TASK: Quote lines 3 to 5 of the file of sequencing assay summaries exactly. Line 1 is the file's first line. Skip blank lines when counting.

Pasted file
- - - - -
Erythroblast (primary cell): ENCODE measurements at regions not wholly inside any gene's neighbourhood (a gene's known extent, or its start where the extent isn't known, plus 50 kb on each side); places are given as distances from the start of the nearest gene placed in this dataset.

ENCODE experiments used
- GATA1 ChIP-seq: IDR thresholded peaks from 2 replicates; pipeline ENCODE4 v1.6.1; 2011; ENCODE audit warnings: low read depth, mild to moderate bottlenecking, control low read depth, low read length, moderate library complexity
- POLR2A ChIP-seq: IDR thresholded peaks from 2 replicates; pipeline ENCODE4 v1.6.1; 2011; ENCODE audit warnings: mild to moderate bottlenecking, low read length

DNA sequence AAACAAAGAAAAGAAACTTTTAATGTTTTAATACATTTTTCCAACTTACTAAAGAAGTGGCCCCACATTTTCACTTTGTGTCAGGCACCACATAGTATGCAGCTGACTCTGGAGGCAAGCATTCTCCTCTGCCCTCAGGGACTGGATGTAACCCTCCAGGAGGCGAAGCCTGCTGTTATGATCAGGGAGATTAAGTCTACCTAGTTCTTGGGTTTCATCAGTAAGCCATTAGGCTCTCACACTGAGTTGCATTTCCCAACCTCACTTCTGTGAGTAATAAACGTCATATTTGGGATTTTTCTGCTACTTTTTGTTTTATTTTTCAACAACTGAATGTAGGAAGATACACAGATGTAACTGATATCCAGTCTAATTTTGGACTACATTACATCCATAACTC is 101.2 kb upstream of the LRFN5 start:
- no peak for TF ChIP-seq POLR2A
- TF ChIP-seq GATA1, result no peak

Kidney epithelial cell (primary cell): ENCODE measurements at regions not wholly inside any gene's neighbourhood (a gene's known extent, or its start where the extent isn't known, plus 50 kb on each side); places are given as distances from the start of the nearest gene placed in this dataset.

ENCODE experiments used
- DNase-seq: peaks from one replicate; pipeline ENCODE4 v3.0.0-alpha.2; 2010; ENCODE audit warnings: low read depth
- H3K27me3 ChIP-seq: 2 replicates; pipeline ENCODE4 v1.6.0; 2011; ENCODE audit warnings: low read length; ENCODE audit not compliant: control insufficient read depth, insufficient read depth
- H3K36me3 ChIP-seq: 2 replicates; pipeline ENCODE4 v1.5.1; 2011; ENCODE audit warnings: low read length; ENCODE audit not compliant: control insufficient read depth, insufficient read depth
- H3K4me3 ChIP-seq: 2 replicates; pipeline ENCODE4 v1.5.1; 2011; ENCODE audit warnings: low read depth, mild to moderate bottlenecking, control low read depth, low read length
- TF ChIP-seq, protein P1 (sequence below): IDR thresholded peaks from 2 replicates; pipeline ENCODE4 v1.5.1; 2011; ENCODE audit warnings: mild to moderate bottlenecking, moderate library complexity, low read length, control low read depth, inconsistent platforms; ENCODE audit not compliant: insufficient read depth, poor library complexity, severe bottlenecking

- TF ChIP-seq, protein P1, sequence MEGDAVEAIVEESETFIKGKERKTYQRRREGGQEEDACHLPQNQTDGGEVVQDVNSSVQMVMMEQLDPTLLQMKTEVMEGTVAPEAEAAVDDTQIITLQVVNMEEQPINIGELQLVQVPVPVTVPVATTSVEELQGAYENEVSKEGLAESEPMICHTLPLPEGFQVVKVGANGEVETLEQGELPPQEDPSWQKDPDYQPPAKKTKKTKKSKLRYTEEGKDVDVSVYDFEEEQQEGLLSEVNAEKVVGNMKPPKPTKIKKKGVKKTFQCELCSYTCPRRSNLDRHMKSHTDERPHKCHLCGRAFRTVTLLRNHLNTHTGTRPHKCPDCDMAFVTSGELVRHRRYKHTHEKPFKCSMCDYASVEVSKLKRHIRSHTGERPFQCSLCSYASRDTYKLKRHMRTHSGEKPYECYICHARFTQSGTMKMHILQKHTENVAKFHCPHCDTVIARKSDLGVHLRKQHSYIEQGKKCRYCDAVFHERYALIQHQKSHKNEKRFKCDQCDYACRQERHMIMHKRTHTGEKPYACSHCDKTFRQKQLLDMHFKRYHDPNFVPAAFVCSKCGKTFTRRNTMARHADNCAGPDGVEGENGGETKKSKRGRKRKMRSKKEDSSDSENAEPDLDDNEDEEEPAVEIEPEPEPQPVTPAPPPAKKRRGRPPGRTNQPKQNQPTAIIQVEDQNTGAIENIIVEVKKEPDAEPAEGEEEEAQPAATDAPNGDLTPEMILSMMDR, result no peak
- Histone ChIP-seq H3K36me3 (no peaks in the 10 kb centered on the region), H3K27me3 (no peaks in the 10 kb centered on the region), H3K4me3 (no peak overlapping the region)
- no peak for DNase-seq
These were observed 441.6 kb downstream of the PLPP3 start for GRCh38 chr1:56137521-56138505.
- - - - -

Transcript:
- GATA1 ChIP-seq: IDR thresholded peaks from 2 replicates; pipeline ENCODE4 v1.6.1; 2011; ENCODE audit warnings: low read depth, mild to moderate bottlenecking, control low read depth, low read length, moderate library complexity
- POLR2A ChIP-seq: IDR thresholded peaks from 2 replicates; pipeline ENCODE4 v1.6.1; 2011; ENCODE audit warnings: mild to moderate bottlenecking, low read length

DNA sequence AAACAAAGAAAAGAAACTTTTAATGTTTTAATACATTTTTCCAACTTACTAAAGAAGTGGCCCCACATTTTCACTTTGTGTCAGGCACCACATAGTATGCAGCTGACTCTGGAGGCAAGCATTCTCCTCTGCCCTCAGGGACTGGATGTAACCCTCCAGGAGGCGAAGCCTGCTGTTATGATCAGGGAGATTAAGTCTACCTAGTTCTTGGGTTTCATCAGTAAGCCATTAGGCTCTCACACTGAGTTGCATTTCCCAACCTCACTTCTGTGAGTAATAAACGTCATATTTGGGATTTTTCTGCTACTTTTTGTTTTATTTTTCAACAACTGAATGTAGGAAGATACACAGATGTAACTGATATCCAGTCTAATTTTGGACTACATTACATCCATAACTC is 101.2 kb upstream of the LRFN5 start: